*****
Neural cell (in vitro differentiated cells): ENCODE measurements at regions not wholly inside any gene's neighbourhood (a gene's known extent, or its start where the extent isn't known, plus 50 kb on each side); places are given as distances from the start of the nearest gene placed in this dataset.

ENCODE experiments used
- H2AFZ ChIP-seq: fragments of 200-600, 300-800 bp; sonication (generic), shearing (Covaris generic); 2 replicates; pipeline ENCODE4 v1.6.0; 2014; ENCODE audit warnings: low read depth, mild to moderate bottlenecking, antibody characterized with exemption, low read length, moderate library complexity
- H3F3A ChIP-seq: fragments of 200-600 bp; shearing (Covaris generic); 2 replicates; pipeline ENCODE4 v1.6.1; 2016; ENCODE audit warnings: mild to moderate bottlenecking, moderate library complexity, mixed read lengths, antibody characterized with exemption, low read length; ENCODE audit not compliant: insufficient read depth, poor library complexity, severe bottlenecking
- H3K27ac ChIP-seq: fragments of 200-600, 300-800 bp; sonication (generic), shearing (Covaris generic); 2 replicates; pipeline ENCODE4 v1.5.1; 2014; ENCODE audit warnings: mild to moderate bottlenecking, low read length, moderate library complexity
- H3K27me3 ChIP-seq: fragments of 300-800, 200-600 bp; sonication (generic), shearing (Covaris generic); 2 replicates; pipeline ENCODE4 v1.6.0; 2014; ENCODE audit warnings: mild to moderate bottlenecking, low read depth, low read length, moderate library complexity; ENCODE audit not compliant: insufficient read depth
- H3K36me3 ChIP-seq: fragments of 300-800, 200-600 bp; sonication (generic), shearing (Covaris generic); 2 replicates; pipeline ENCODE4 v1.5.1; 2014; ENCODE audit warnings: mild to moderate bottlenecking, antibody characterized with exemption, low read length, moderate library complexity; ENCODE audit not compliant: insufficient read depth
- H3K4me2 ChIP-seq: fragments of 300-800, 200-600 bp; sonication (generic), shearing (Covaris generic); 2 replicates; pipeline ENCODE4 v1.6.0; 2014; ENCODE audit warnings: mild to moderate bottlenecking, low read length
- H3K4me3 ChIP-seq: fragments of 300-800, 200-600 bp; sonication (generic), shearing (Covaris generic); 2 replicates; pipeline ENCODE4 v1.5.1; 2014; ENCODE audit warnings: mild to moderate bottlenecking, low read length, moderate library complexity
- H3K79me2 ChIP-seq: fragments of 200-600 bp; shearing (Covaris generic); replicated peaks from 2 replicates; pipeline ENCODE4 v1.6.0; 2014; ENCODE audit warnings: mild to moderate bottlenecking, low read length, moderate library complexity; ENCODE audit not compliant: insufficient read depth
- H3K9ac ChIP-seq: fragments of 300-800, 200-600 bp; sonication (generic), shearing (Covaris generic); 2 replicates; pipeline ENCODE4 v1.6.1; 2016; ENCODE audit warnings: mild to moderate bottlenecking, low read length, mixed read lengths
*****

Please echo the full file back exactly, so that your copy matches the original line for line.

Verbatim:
Neural cell (in vitro differentiated cells): ENCODE measurements at regions not wholly inside any gene's neighbourhood (a gene's known extent, or its start where the extent isn't known, plus 50 kb on each side); places are given as distances from the start of the nearest gene placed in this dataset.

ENCODE experiments used
- H2AFZ ChIP-seq: fragments of 200-600, 300-800 bp; sonication (generic), shearing (Covaris generic); 2 replicates; pipeline ENCODE4 v1.6.0; 2014; ENCODE audit warnings: low read depth, mild to moderate bottlenecking, antibody characterized with exemption, low read length, moderate library complexity
- H3F3A ChIP-seq: fragments of 200-600 bp; shearing (Covaris generic); 2 replicates; pipeline ENCODE4 v1.6.1; 2016; ENCODE audit warnings: mild to moderate bottlenecking, moderate library complexity, mixed read lengths, antibody characterized with exemption, low read length; ENCODE audit not compliant: insufficient read depth, poor library complexity, severe bottlenecking
- H3K27ac ChIP-seq: fragments of 200-600, 300-800 bp; sonication (generic), shearing (Covaris generic); 2 replicates; pipeline ENCODE4 v1.5.1; 2014; ENCODE audit warnings: mild to moderate bottlenecking, low read length, moderate library complexity
- H3K27me3 ChIP-seq: fragments of 300-800, 200-600 bp; sonication (generic), shearing (Covaris generic); 2 replicates; pipeline ENCODE4 v1.6.0; 2014; ENCODE audit warnings: mild to moderate bottlenecking, low read depth, low read length, moderate library complexity; ENCODE audit not compliant: insufficient read depth
- H3K36me3 ChIP-seq: fragments of 300-800, 200-600 bp; sonication (generic), shearing (Covaris generic); 2 replicates; pipeline ENCODE4 v1.5.1; 2014; ENCODE audit warnings: mild to moderate bottlenecking, antibody characterized with exemption, low read length, moderate library complexity; ENCODE audit not compliant: insufficient read depth
- H3K4me2 ChIP-seq: fragments of 300-800, 200-600 bp; sonication (generic), shearing (Covaris generic); 2 replicates; pipeline ENCODE4 v1.6.0; 2014; ENCODE audit warnings: mild to moderate bottlenecking, low read length
- H3K4me3 ChIP-seq: fragments of 300-800, 200-600 bp; sonication (generic), shearing (Covaris generic); 2 replicates; pipeline ENCODE4 v1.5.1; 2014; ENCODE audit warnings: mild to moderate bottlenecking, low read length, moderate library complexity
- H3K79me2 ChIP-seq: fragments of 200-600 bp; shearing (Covaris generic); replicated peaks from 2 replicates; pipeline ENCODE4 v1.6.0; 2014; ENCODE audit warnings: mild to moderate bottlenecking, low read length, moderate library complexity; ENCODE audit not compliant: insufficient read depth
- H3K9ac ChIP-seq: fragments of 300-800, 200-600 bp; sonication (generic), shearing (Covaris generic); 2 replicates; pipeline ENCODE4 v1.6.1; 2016; ENCODE audit warnings: mild to moderate bottlenecking, low read length, mixed read lengths